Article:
A new study led by the CAS researchers has shed new light on rechargeable lithium-nitrogen batteries.
The research, published on April 13th in the journal Chem, was conducted by a team of researchers led by Prof. Xinbo Zhang of the Changchun Institute of Applied Chemistry, CAS. The study presents an advanced strategy for nitrogen fixation and energy conversion using lithium-nitrogen batteries at room temperature and atmospheric pressure.
It is generally known that the conversion of atmospheric nitrogen into valuable substances such as fine chemicals and fertilizers is critical to industry, agriculture, and many other processes that sustain human life. However, because the N≡N triple covalent bond is one of the strongest available bonding, N2 fixation is a kinetically complex and energetically challenging reaction. Up until now, it has heavily relied on the energy- and capital-intensive Haber-Bosch process, wherein the input of H2 and energy is largely derived from fossil fuels, thus resulting in large amounts of CO2 emission. Although many N2 fixation methods are developed, unfortunately, given the lack of an efficient process, production yields and Faradic efficiency of N2 fixation are rather poor under mild conditions.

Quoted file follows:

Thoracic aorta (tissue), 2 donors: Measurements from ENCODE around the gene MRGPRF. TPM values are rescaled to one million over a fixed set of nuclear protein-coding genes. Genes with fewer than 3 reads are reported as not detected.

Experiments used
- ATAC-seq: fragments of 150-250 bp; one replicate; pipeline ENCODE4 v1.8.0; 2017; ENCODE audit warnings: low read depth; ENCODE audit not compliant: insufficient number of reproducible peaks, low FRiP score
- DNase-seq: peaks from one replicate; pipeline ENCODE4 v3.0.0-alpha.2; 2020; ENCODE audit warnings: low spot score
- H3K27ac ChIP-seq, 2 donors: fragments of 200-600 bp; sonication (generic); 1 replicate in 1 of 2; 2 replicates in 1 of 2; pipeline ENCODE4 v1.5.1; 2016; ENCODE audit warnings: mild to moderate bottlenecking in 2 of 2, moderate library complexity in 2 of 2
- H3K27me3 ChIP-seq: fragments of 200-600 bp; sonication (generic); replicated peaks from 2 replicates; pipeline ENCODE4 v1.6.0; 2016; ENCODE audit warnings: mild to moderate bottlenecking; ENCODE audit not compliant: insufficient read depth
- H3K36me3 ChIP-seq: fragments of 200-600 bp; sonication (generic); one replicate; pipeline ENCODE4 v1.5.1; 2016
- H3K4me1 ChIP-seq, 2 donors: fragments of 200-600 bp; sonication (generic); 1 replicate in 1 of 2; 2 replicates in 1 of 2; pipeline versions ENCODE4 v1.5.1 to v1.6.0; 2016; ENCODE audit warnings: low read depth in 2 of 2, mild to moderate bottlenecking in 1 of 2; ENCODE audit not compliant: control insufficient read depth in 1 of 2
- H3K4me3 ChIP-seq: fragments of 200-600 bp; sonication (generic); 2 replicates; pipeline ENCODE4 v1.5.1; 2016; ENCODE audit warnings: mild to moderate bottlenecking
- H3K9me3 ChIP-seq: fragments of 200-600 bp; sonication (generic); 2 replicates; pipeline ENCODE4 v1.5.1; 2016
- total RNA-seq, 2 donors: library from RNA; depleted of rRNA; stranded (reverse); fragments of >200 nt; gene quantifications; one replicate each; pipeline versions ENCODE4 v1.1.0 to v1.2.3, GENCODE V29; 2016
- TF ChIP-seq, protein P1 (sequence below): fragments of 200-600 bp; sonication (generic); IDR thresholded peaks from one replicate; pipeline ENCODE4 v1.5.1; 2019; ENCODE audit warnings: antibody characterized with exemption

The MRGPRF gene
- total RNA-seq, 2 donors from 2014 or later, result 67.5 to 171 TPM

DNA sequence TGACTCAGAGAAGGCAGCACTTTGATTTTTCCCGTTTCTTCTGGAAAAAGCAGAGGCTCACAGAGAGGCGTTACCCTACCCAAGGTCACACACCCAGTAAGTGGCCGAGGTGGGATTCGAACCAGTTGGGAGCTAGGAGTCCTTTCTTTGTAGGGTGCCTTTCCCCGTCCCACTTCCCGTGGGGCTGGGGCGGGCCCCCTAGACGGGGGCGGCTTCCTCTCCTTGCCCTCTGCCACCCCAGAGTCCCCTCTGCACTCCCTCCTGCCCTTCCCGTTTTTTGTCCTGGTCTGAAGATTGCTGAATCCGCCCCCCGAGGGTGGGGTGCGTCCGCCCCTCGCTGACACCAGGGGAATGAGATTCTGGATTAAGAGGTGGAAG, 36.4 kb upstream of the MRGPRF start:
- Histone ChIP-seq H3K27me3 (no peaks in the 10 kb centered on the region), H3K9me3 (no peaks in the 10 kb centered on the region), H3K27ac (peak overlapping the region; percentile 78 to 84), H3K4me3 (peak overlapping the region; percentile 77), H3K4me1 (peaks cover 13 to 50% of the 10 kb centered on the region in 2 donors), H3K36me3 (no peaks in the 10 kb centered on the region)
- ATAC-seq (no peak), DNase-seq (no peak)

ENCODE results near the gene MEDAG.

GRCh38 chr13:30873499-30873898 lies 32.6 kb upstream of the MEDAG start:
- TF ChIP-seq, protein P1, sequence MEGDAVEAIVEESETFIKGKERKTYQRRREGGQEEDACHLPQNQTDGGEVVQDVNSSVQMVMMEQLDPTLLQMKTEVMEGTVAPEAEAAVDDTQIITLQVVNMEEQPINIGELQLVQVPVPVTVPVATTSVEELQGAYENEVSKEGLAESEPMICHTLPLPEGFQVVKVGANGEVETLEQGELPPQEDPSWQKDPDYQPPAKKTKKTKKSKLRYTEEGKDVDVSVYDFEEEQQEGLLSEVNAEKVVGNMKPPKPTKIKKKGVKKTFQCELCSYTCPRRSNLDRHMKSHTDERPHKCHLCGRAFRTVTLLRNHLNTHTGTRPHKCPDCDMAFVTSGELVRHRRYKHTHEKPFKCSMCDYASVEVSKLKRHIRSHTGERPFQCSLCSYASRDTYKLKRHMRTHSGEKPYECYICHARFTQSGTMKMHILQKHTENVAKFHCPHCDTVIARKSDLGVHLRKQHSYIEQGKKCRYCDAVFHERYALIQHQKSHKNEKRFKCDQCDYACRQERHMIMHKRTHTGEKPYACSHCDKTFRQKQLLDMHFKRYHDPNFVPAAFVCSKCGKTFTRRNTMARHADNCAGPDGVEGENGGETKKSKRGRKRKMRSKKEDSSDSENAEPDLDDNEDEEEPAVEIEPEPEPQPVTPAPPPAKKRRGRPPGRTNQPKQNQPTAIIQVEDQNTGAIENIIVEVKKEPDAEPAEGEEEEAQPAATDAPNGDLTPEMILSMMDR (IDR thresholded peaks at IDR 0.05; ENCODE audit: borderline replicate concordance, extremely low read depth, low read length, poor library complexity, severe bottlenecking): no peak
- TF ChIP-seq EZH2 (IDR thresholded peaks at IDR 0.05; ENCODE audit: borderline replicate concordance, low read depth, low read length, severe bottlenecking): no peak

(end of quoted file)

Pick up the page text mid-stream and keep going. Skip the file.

Inspired by concept of metal-gas batteries, Li-N2 battery have been conducted for the first time. During discharging process, the injected N2 molecules accept electrons from the cathode surface, and the activated N2 molecules subsequently combine with Li ions to form Li-containing solid discharge products. Its energy output is brief but comparable to that of other lithium-metal batteries (such as Li-SO2 and Li-CO2 batteries). Most importantly, N2 fixation via Li-N2 batteries has many environmental advantages, because it only requires electricity and N2 as feedstock under mild conditions. This means that outside of large-scale, high-temperature, and high-pressure ammonia synthesis plants, Li-N2 batteries could be used flexibly and produces chemicals where they are needed.
Given the above, this promising research on highly efficient Li-N2 batteries not only provides fundamental and technological progress in the energy storage system, but also creates an advanced N2/Li3N conversion for nitrogen fixation. The study in Chem is still at the initial stage. The obtained results will lead to an intensive comprehensive understanding of Li-N2 battery systems and enable the design of effective catalysts used in N2 fixation.